New Lynn Member of Parliament David Cunliffe will resign from Parliament next year and will leave politics entirely at the 2017 election. It will be timed to ensure there is no by-election.
In the official history of the Labour Party written this year, he got barely more than a sentence.
But this is not an accurate record. His task will be familiar to those who have observed other reformers like Julia Gillard of Australian Labor and Jeremy Corbyn of the United Kingdom’s Labour parties.
What they all sought to do was to re-unify and re-energise Labour governments that had a generation before been responsible for massive structural reforms that had devastated whole industry sectors, labour markets, and indeed the entire role and strength of the state.
Those Members of Parliament that had been associated with those reforms were, and remain, loyal to the long term value of those reforms. In New Zealand, it took Helen Clark to form a new kind of credible reforming politics.
Under the Clark government, David Cunliffe was responsible for significant reforms to telecommunications by preparing the split of the monopoly Telecom. In immigration he made major reforms to the immigration system. In health he memorably brokered a major disagreement between doctors and health boards by actually locking them all in his office without a break until they came out with a signed agreement. In New Lynn he persuaded the Minister of Finance to triple the amount of funding available for redeveloping transport. This became the start of the highly interventionist cooperation between central and local government we see across Auckland’s transport and urban development, particularly Auckland’s City Rail Link.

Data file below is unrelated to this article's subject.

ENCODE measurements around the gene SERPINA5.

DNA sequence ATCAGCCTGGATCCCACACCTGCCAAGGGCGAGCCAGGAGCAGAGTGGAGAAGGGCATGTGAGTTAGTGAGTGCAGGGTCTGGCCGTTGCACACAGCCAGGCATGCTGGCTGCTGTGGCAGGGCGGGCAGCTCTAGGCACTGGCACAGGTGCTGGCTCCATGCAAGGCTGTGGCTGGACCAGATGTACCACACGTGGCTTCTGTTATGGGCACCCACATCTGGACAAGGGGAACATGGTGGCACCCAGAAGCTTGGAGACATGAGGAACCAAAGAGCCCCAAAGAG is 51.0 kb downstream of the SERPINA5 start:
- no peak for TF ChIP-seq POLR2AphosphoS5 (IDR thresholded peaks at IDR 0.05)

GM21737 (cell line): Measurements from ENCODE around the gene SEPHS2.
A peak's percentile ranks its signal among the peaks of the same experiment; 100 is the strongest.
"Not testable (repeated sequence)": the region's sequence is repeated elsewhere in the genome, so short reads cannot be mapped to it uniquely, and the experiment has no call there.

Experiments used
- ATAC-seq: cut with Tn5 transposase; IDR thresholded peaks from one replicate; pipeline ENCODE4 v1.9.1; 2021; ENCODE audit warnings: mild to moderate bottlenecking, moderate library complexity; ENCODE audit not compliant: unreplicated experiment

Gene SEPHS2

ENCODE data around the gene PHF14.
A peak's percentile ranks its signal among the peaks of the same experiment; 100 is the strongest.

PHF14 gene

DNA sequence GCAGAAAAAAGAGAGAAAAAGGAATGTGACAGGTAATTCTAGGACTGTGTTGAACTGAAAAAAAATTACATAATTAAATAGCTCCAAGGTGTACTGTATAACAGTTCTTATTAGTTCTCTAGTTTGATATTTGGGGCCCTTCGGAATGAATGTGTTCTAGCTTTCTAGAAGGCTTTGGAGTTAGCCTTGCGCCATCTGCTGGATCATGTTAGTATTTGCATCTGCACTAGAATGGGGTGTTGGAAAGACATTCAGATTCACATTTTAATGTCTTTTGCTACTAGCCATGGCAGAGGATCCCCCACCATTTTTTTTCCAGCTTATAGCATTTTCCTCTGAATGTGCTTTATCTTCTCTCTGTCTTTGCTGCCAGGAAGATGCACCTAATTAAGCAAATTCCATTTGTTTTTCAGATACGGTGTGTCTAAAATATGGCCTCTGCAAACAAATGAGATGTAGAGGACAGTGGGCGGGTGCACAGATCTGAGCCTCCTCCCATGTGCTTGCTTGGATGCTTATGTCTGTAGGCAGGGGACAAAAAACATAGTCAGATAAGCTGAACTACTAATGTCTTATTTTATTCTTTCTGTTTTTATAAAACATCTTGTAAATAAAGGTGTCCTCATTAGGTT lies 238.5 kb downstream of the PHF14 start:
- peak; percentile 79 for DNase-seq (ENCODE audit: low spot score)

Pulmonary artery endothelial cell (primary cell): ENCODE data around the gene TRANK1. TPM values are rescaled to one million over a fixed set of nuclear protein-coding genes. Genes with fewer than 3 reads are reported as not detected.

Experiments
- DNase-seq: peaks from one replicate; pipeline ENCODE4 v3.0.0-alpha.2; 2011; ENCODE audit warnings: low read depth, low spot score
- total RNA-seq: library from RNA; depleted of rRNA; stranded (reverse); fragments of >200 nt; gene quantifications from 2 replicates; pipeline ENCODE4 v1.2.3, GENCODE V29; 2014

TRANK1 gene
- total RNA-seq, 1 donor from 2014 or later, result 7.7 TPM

David Cunliffe fought successfully to change the Labour constitution to ensure that the membership would have a democratic say in who was to be the next leader. For proposing these reforms, he was routinely vilified by his own Members of Parliament both in public to the media, at Labour conferences, in caucus meetings, and in regular media leaks. As with the Jeremy Corbyn leadership contest, the result was a huge rise in membership and a revival of grassroots interest in what a new Labour party could become for New Zealand.
Once he had become leader of the Labour Party through the first open leadership election he made possible, the relentless attacks from within his own party caucus continued. He was fully the equal of John Key during the 2014 election debates. But Labour lost the election, and a key cause of that loss by the resulting report was found to be sustained undermining by his own MPs leading to a clear public impression that Labour were not stable enough to form an alternative government.
David also leaves behind some of the most coherent and challenging speeches from a recent New Zealand politician. One of those is the Dolphin and the Dole Queue.
David Cunliffe made a difference, and outside of some of his caucus, he will be missed.